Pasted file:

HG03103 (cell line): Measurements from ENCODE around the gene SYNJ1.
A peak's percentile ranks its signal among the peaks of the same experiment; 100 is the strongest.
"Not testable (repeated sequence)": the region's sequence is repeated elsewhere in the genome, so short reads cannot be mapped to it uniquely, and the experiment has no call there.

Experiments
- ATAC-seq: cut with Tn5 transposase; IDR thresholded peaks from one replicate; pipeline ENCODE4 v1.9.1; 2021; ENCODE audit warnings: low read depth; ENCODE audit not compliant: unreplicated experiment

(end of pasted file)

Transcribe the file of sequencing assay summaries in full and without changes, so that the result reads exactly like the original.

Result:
HG03103 (cell line): Measurements from ENCODE around the gene SYNJ1.
A peak's percentile ranks its signal among the peaks of the same experiment; 100 is the strongest.
"Not testable (repeated sequence)": the region's sequence is repeated elsewhere in the genome, so short reads cannot be mapped to it uniquely, and the experiment has no call there.

Experiments
- ATAC-seq: cut with Tn5 transposase; IDR thresholded peaks from one replicate; pipeline ENCODE4 v1.9.1; 2021; ENCODE audit warnings: low read depth; ENCODE audit not compliant: unreplicated experiment